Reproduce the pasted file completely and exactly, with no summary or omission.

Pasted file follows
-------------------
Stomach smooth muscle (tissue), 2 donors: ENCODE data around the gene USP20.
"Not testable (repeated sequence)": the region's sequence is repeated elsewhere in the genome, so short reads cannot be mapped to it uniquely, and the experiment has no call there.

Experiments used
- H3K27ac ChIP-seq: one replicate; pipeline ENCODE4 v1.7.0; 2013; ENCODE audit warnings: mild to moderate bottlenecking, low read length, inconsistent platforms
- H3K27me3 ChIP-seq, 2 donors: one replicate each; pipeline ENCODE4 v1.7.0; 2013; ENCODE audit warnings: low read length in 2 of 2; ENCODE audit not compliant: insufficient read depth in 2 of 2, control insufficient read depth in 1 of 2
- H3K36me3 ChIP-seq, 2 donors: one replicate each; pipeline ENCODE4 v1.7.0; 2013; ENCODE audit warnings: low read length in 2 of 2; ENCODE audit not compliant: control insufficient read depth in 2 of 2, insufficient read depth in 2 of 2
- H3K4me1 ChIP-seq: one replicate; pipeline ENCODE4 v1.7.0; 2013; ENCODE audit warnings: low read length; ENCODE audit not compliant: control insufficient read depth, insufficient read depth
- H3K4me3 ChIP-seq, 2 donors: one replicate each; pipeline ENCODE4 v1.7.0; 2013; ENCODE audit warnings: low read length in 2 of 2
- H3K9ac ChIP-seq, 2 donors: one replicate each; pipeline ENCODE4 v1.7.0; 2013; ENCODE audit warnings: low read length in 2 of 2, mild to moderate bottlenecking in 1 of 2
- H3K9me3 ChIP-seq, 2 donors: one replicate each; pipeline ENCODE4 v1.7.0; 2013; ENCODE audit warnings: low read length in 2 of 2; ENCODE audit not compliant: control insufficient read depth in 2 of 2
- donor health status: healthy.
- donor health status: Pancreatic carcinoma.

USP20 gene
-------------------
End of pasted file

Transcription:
Stomach smooth muscle (tissue), 2 donors: ENCODE data around the gene USP20.
"Not testable (repeated sequence)": the region's sequence is repeated elsewhere in the genome, so short reads cannot be mapped to it uniquely, and the experiment has no call there.

Experiments used
- H3K27ac ChIP-seq: one replicate; pipeline ENCODE4 v1.7.0; 2013; ENCODE audit warnings: mild to moderate bottlenecking, low read length, inconsistent platforms
- H3K27me3 ChIP-seq, 2 donors: one replicate each; pipeline ENCODE4 v1.7.0; 2013; ENCODE audit warnings: low read length in 2 of 2; ENCODE audit not compliant: insufficient read depth in 2 of 2, control insufficient read depth in 1 of 2
- H3K36me3 ChIP-seq, 2 donors: one replicate each; pipeline ENCODE4 v1.7.0; 2013; ENCODE audit warnings: low read length in 2 of 2; ENCODE audit not compliant: control insufficient read depth in 2 of 2, insufficient read depth in 2 of 2
- H3K4me1 ChIP-seq: one replicate; pipeline ENCODE4 v1.7.0; 2013; ENCODE audit warnings: low read length; ENCODE audit not compliant: control insufficient read depth, insufficient read depth
- H3K4me3 ChIP-seq, 2 donors: one replicate each; pipeline ENCODE4 v1.7.0; 2013; ENCODE audit warnings: low read length in 2 of 2
- H3K9ac ChIP-seq, 2 donors: one replicate each; pipeline ENCODE4 v1.7.0; 2013; ENCODE audit warnings: low read length in 2 of 2, mild to moderate bottlenecking in 1 of 2
- H3K9me3 ChIP-seq, 2 donors: one replicate each; pipeline ENCODE4 v1.7.0; 2013; ENCODE audit warnings: low read length in 2 of 2; ENCODE audit not compliant: control insufficient read depth in 2 of 2
- donor health status: healthy.
- donor health status: Pancreatic carcinoma.

USP20 gene